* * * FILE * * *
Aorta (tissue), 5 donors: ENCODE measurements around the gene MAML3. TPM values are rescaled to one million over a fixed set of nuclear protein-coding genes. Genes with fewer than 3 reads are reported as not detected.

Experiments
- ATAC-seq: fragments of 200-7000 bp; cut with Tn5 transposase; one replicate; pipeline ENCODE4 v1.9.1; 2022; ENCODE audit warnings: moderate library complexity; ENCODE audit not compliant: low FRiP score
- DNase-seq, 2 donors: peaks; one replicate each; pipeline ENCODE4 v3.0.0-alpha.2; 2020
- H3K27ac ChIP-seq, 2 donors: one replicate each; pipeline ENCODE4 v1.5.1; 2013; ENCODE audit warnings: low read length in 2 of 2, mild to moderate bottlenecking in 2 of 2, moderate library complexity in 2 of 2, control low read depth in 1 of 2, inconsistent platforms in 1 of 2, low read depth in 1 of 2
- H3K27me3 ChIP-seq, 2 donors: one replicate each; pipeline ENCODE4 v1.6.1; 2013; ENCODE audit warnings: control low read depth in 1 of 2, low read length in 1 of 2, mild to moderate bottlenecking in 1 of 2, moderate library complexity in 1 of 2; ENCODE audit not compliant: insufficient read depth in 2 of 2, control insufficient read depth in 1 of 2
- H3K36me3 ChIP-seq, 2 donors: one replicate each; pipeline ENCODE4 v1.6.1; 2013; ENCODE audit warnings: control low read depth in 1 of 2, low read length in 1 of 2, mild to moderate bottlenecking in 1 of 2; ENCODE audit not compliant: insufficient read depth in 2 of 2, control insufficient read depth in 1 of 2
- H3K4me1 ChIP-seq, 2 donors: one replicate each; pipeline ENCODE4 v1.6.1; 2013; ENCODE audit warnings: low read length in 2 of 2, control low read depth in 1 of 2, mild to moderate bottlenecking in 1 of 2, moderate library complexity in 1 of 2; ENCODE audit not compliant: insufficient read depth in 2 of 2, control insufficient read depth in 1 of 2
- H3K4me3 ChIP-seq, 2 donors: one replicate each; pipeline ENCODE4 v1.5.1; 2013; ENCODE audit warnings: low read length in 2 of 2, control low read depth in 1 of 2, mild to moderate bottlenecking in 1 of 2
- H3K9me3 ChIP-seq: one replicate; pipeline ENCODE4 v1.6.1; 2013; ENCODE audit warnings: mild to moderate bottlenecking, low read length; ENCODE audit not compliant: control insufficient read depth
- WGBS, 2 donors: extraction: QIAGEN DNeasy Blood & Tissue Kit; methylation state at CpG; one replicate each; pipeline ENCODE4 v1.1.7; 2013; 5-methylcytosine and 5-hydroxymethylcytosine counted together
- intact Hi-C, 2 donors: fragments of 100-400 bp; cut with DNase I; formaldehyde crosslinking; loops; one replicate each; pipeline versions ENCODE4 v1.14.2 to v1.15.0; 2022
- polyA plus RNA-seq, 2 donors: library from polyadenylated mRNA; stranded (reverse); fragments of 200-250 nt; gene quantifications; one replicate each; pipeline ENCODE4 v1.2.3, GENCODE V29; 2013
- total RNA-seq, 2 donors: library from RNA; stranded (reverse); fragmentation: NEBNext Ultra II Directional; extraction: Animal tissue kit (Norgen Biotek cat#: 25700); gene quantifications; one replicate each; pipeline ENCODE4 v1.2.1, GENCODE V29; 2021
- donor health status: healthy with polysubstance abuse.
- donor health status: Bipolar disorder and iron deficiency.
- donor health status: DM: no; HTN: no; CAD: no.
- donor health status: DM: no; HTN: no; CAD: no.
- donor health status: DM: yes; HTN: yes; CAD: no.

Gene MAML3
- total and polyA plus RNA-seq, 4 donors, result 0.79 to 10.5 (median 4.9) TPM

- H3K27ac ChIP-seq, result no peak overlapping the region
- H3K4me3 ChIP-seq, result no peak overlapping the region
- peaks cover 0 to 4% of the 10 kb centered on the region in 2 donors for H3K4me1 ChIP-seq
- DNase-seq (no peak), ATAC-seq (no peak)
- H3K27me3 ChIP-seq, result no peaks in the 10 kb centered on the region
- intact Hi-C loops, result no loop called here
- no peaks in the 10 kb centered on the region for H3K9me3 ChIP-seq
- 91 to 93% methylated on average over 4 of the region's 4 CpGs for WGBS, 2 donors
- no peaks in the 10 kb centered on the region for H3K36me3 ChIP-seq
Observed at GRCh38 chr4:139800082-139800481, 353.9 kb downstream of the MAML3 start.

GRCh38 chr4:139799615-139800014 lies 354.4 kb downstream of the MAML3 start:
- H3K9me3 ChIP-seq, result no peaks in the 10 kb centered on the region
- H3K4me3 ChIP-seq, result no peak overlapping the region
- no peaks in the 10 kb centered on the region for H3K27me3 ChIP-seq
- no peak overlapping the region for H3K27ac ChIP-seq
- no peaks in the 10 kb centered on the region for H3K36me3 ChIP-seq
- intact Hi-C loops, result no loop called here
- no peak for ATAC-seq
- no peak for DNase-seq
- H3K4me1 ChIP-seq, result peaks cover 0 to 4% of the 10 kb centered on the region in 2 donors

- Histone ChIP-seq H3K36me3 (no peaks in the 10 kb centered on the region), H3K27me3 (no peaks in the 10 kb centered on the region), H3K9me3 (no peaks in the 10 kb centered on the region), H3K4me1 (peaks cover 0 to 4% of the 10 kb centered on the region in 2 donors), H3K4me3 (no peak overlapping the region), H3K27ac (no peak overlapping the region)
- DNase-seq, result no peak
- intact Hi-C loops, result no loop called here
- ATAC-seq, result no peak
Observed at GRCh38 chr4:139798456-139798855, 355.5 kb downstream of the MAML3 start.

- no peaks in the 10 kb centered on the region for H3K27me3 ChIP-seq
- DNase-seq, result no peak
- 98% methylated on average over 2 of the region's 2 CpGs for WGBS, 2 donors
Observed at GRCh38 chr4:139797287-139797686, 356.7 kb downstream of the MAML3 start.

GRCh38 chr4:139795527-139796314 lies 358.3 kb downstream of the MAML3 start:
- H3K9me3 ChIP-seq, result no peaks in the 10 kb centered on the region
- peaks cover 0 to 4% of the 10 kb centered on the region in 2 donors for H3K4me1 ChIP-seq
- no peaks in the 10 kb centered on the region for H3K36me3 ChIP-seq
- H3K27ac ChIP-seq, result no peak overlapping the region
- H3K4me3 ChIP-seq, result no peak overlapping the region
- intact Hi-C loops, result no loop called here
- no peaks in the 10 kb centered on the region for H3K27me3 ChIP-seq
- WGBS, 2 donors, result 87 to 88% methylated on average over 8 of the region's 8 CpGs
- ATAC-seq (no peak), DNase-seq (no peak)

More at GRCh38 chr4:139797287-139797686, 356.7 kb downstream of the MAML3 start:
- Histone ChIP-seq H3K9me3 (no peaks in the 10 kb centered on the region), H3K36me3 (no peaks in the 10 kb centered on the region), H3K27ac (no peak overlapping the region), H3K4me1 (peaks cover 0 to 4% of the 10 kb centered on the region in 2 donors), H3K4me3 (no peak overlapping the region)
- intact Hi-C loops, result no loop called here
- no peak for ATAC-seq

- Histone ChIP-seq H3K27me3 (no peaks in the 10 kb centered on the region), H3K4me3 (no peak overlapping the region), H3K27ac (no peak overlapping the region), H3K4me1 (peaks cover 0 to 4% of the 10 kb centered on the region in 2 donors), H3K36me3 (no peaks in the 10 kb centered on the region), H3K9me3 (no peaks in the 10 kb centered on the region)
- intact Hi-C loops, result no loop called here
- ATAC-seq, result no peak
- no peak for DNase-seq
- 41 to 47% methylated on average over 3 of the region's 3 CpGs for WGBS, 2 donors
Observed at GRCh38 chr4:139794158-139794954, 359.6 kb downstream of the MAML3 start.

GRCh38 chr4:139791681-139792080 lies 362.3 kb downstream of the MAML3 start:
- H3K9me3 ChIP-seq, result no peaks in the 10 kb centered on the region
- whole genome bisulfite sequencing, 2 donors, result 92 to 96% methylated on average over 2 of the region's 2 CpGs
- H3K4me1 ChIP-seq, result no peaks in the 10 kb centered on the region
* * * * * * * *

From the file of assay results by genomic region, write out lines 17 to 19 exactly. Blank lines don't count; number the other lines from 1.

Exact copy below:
- donor health status: DM: no; HTN: no; CAD: no.
- donor health status: DM: no; HTN: no; CAD: no.
- donor health status: DM: yes; HTN: yes; CAD: no.